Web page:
Keeping your word starts with yourself.
Breathing is one of those things everybody does but nobody notices. There’s actually a word for that, it’s called an autonomic body function, as in one that is involuntary or unconscious. Breathing is, however, one of the few body functions that you can consciously control. You can stop your breathing and you can change it. Try doing that with your heart rate.
Oxygen is the most vital element in our bodies. It is essential to proper functioning of our glands, circulatory system, and brain. We can survive without food and water for days. We can’t survive without oxygen for more than a few minutes. Your whole body needs oxygen to function, but your brain needs it the most. Your brain makes up roughly 2% of your body mass, yet it consumes 20% of your body’s oxygen.
Your cells use blood sugar (glucose) and oxygen to create Adenosine Tri-Phosphate (ATP), which is the fuel for cell function. When your body needs more energy, it uses more oxygen. This is why exercising causes you to breathe harder. Think about it this way – if exercise causes you to breathe harder because you need more oxygen to create more energy, what happens when you increase oxygen levels when you’re not exercising? You get more energy.
The simplest and most effective way to dramatically increase your energy levels is to practice conscious abdominal breathing, also known as diaphragmatic breathing. This is the basis of many different practices such as Zen Yoga and Pranayama Yoga, Tai Chi, brick breakers, meditation, and Qi Gung.
To test if you’re doing this, put your left palm on your chest and your right palm on your stomach. Take a deep breathe. If your left hand rises more than your right hand you know you’re breathing with your chest. Over 80% of the population breathes this way and it causes much of the oxygen exchange to occur at the top of the lung tissue towards the head. People who use chest breathing breathe in more times per minute and get less oxygen than people who use abdominal breathing. That means you spend more energy for less return.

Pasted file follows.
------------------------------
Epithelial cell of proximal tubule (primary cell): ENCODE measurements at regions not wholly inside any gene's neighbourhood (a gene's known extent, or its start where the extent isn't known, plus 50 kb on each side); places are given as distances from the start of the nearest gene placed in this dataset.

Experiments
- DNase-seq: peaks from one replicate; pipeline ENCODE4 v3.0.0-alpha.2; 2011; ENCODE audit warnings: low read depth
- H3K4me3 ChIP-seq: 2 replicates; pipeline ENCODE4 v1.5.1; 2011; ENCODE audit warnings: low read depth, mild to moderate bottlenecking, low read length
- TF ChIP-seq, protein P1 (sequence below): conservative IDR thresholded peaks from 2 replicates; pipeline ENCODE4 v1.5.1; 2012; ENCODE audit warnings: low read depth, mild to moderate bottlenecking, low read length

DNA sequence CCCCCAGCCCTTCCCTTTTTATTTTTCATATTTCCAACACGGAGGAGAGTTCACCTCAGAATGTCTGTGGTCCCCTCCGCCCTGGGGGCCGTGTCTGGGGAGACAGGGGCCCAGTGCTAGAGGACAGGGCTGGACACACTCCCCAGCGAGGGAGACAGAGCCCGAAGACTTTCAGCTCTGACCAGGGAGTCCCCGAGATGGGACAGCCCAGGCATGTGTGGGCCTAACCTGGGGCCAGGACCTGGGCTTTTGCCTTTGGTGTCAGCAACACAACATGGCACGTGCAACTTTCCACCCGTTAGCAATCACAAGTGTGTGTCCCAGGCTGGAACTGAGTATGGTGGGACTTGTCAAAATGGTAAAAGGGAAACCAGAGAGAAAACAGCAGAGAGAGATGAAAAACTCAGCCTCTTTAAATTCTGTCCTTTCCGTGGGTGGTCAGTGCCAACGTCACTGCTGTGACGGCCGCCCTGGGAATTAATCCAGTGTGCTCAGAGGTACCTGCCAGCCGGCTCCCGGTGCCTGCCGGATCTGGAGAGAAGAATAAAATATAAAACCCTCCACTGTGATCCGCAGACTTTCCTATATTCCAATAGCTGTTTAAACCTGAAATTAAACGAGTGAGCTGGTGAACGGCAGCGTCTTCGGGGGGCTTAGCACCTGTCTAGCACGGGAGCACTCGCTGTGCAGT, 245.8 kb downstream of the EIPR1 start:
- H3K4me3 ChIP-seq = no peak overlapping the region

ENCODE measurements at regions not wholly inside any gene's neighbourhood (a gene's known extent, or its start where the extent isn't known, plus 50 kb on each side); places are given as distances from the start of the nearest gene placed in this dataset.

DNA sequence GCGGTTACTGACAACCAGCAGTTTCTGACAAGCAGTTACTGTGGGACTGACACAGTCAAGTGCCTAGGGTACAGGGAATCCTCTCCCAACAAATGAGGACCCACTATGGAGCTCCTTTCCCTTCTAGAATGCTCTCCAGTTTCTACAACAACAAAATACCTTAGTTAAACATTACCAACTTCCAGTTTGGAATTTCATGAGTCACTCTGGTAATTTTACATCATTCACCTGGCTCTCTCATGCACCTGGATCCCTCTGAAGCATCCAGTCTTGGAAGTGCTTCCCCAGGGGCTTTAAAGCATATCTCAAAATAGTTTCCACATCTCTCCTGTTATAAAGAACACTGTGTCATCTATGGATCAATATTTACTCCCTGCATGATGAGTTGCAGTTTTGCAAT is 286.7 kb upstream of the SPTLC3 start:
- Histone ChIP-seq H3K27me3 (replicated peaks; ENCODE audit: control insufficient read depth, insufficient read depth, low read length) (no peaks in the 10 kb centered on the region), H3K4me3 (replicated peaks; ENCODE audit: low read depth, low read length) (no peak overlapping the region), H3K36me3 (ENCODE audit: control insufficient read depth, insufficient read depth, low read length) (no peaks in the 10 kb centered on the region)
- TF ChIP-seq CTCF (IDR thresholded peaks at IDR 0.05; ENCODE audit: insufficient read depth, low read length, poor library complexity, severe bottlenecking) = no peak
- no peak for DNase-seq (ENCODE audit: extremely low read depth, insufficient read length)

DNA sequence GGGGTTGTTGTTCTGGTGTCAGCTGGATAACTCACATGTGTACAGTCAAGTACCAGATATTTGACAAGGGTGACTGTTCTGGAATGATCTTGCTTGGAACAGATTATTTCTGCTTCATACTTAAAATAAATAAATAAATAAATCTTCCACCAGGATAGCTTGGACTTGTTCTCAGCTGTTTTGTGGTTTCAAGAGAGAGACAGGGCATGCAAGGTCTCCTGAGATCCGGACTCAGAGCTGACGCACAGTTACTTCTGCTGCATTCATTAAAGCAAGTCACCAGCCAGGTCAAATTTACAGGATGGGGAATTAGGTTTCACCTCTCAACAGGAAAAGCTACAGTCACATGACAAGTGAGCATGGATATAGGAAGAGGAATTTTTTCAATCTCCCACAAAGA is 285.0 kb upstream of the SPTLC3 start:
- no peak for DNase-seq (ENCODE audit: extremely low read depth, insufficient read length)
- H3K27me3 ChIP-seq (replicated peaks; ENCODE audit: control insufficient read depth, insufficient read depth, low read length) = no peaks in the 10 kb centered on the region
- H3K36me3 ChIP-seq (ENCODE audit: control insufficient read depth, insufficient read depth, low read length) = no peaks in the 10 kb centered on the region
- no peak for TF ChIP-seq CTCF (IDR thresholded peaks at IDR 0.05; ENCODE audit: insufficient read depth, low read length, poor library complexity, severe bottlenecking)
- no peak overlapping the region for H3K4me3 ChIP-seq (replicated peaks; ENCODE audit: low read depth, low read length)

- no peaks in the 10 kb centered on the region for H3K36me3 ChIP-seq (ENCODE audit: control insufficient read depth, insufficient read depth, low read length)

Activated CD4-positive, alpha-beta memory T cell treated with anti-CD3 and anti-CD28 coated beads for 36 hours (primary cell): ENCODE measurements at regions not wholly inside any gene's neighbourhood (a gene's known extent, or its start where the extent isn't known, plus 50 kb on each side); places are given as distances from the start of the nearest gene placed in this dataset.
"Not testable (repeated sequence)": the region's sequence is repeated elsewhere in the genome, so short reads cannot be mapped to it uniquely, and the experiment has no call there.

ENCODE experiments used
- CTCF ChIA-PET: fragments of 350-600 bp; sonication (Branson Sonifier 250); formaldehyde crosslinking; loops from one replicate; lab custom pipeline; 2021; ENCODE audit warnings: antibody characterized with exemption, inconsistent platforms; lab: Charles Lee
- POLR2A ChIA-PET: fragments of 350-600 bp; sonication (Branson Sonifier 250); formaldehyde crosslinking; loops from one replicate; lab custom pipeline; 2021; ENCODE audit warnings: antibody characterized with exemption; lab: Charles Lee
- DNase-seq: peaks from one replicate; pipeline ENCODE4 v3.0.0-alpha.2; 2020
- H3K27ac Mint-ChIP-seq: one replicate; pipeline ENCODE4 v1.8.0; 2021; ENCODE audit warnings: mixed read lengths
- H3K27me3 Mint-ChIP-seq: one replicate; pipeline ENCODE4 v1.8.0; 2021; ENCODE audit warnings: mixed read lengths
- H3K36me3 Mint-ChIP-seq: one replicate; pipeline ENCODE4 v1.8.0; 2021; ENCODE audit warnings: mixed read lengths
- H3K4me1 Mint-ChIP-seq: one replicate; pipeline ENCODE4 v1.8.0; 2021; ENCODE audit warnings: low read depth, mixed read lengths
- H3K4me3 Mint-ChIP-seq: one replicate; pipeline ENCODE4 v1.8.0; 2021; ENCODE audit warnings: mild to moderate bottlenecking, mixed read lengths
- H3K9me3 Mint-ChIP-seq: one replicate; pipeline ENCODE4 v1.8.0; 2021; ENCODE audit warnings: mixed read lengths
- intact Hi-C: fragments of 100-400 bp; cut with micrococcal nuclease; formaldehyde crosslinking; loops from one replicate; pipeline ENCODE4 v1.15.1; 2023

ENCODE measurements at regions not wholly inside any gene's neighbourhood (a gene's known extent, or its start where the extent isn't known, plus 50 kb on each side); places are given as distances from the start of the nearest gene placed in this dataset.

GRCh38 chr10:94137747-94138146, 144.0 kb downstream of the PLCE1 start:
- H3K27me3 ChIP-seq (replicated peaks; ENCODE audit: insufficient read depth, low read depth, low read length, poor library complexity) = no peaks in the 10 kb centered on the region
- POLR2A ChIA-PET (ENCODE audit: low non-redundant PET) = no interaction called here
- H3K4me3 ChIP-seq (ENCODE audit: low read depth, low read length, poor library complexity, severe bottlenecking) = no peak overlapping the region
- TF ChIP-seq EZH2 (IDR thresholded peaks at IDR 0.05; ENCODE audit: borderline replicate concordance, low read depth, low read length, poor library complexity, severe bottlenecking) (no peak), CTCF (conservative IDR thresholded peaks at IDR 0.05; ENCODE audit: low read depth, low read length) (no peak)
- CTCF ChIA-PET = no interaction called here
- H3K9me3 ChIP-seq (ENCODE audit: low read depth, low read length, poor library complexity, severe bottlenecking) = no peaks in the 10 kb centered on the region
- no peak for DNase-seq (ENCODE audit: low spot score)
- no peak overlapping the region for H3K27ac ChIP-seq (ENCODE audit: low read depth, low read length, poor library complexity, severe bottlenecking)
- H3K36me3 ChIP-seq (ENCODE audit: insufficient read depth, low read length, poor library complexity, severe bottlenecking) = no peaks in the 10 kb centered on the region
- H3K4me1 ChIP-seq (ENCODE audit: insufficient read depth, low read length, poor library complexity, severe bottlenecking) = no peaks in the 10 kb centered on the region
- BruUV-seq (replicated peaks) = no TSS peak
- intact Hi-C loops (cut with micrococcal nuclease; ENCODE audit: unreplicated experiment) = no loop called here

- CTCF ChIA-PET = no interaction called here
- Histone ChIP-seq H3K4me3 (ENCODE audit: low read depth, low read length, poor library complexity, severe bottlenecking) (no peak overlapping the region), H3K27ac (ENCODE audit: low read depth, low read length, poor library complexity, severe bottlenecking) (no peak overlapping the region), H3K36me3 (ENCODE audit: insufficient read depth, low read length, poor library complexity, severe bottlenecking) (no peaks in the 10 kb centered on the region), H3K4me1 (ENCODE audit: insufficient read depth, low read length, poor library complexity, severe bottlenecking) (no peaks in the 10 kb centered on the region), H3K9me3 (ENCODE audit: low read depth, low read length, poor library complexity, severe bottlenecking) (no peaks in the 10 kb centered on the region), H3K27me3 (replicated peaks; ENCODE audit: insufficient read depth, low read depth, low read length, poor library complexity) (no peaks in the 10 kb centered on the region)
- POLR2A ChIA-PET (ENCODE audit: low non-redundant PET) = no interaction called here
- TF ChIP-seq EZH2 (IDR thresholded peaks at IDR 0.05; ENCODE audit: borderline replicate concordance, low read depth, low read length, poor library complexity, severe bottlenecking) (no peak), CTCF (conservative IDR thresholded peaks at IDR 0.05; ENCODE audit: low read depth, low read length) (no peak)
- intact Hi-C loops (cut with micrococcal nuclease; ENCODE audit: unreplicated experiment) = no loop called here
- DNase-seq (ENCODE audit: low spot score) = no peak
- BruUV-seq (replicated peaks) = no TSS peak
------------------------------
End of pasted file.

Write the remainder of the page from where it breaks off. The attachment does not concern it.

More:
Here are three simple breathing exercises to instantly energize you:
Abdominal / Diaphragmatic Breathing
Use this technique as a simple way to clear your head and feel more energetic. Stand or sit up straight with your chin tucked in and your shoulder pulled back in a relaxed fashion (I’ll cover good posture in another post). Focus on breathing into your stomach. This doesn’t come naturally for most people. Breathing in through the nose, try to consciously expand your abdomen as you breath in, pulling the air down, below your chest. Your belly THEN your ribcage should expand – think outward then upward. As you breathe in count to six, hold for 2 seconds, and then breathe out for 6 seconds. Be sure to completely exhale through your nose, keeping your mouth closed the whole time. You increase oxygen intake not by inhaling more air, but by more completely circulating it. Full breath in, full breath out.
Do this 10 times, really focusing on the breathing. Rest a little. Repeat as many times as you want.
High Energy Breathing Technique
If you need a quick shot of energy, this technique will work well to give you a blast equivalent to a red bull energy drink. Stand or sit up straight and, with your eyes closed, breathe in and out through your nose as quickly as you can. Taking short shallow breaths, 1 – 2 times per second (think of a bicycle pump). Again, remember that you are breathing into your abdomen.
As you start out, don’t do do this for more than 15 seconds at a time. Resting 2 – 3 minutes between rounds, you can start by doing 3 sets of 15 seconds each.
If you start feeling light headed or cramping, then stop and assume normal abdominal breathing as described above. Due to the high oxygen throughput, you may be decreasing carbon monoxide levels in your blood stream too rapidly, thereby causing hyperventilation. Breathe normally for a few minutes and resume once you feel better.
Advanced Energy Breathing
This is an advanced technique that requires a little more concentration. Similar to the deep abdominal breathing outlined above, but you’re holding the breath in for much longer. Breath in for a four count, hold for a sixteen count, and then release for an eight count. The important thing here is the ratio: 1-4-2. Keep focused on breathing in very deeply, holding it, and then completely exhaling. Do this 10 times. In a few minutes you’ll feel completely alert and relaxed.
I had lunch with Sid Savara today. Sid’s awesome. We had a really interesting conversation about what happens to time and how our productivity relates to feeling fulfilled – or not.
Apparently, Awesome (my dog’s name) wasn’t too keen for all my body tracking equipment. Or rather a little too enamored with it. Either way, he chewed up my Garmin GPS / Heartrate monitor watch 🙁